But he was moving again now, stepping closer to her; and she wondered if this was it. If the red-tipped knife in his hand would score across her throat, and she’d die in the golden forests, left amongst the splendour of the smooth trunks, sightless eyes staring up at the ever-falling leaves.

But he instead met her eyes, his expression unchanging; did it ever change, she wondered? Was there ever a flicker of amusement in the nut-brown, leaf-brown eyes?


And, finally, a teaser from the start of the new No Man’s Land

The really satisfying days start with a punch to the face.

Not usually my face – although there have been exceptions – but there is something very satisfying about kicking someone else’s butt. Sometimes literally.

Nat twirls with an easy grace and hurls a knife, then follows it up with a swift butt-kick that turns the monster attacking us head-over-heels into the nearest tree-trunk. It’s quick, effectively, and she looks exceptionally hot while doing it. I have to take a moment to admire her in her practical work trousers and t-shirt riding up at the hip; I’m ridiculously lucky. We’re two gorgeous girls who unfortunately prefer each other, as Luk said sourly when he found out we were dating. He’s always had a soft spot for Nat, ever since she pinned him to a wall with a knife at his throat.

And of course I’m his soft spot, or more likely his weak point, much as he likes to pretend otherwise.

But I can’t spend too much time admiring my girlfriend or thinking about my ex. I’ve got faces to punch.

Rewrite, rewrite, rewrite: No Man’s Land

Nothing to writing - sit down and bleed. Hemingway

I had some really good feedback recently for No Man’s Land that basically boiled down to, “love the characters and the setting, but the action starts too late. Integrate the two plotlines better.”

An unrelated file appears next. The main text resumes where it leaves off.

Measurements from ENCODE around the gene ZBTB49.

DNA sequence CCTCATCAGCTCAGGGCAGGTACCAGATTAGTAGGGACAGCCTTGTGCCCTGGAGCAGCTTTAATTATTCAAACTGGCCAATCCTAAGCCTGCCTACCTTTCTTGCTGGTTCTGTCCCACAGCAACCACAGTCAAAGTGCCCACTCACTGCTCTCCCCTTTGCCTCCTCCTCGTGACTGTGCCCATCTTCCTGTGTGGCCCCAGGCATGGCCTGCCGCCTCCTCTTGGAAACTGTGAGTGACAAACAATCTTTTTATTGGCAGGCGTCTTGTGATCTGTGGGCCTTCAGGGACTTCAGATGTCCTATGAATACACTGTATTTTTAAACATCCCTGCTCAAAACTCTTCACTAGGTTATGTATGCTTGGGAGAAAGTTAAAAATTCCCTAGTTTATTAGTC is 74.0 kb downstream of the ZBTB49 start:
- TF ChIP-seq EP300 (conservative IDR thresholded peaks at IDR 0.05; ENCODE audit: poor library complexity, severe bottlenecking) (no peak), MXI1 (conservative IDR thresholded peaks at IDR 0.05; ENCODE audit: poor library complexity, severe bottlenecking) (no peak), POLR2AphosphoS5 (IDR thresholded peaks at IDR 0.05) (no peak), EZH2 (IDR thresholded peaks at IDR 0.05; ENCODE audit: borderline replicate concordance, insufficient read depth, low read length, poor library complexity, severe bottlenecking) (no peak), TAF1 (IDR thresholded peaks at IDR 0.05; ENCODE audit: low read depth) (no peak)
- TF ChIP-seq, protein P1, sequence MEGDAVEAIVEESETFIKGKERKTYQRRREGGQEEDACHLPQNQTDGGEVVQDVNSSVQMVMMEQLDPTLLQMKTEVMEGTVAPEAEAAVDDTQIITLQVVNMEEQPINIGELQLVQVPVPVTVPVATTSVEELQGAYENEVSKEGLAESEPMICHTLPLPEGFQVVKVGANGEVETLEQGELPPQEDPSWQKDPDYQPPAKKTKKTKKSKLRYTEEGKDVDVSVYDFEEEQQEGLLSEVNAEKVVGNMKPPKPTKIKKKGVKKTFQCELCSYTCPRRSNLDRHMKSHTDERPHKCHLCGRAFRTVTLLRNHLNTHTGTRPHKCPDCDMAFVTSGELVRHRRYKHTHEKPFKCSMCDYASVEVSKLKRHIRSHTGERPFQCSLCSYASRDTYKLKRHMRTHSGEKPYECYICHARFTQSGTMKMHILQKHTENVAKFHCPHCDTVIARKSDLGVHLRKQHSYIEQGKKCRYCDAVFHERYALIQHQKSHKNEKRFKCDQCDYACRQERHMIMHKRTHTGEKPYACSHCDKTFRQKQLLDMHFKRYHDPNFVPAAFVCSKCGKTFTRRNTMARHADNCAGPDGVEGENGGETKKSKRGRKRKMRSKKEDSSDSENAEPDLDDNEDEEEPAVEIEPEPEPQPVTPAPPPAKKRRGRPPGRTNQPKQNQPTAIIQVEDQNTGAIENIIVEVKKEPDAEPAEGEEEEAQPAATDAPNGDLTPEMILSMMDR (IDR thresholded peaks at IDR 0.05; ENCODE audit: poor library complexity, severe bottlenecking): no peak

Thirty seconds of internal wailing later because my book is perfect and they just don’t get iiiiiit and you know, ok. They’re right.

And when I started thinking about it, ideas started bubbling. Start with Ghost and Nat. Start with them fighting something. Bring the vampires in. Keep the outline of the story, but integrate more. It would be a full rewrite but would leave the core of the story intact, I’d be able to re-use most of what I currently have, and I could do it for NaNoWriMo!

And then reality sunk in.

It’s going to really hurt.

No Man’s Land isn’t an easy story to carry. It came out of Dresden, and carries a large piece of my heart anyway; the characters came from somewhere tangled, and seem to have so much woven into them that it’s going to be hard (and emotional) to pick them up again. In terms of actually writing, I’m kind of screwed as well: my original circle of support for the book got trashed as one of my beta readers isn’t particularly in favour of me, the second is dead, and the third’s about to have a baby. The person I wrote a lot of the stories for isn’t here; I shelved Ghost and No Man’s for a year because I couldn’t face the world without Ryan to read them, and even now I’m feeling pretty shaky about diving head-first back into it all. It’s not an ideal situation for ripping something to pieces and putting it back together, and on top of that, re-writing a 70k novel that’s already fairly decent and needs to be made better isn’t exactly a piece of cake.

It’s all pretty scary.

And this is the point when I either shelve it permanently, or I fight back.

via GIPHY

Fuck it. I’m fighting.

(And with any luck, that’s going to feed into Ghost. If anyone needs to be spiky and sarcastic, it’s my beloved spirit-talker; and I’m going to put every bit of fight into her.)

Ps. In-progress 4am messy scribbles for the new start!

Notebook with scribbled writing

Writing: Home

This was from a prompt I was given for Amsterdam – my fingers are twitching to amend it, so it may change a little…but I think it’s ok for a draft.

Home is turning a city over and over in your heart, jigsawing the pieces, wondering if you turn it the right way maybe it will somehow fit-

-and home is wondering what one piece you’re missing, what shape you’re meant to be, because nowhere feels quite right.

Home is a fragment of every place I’ve loved, swapped with a shard of memory, and welded with broken longing for something that won’t ever exist again, not like that, not like it was.

Maybe home should be a place where I look across rooftops and know every spire, every shortcut; have a heartache for every corner, a laugh for every golden hour, a secret for every drink.

Maybe home should be the way the wind ripples the water, the sunlight on tarmac and paving, the step around the crowd on a corner. The one cracked tile in the grand facade, the tiny alley leading to the best pub, the glare of orange lights as I turn into my street.

Maybe home should be the warmth shared over a meal; the one loaned book on a shelf of loved pages; the music that fills a silent room.

Maybe home should be the way you smile at me.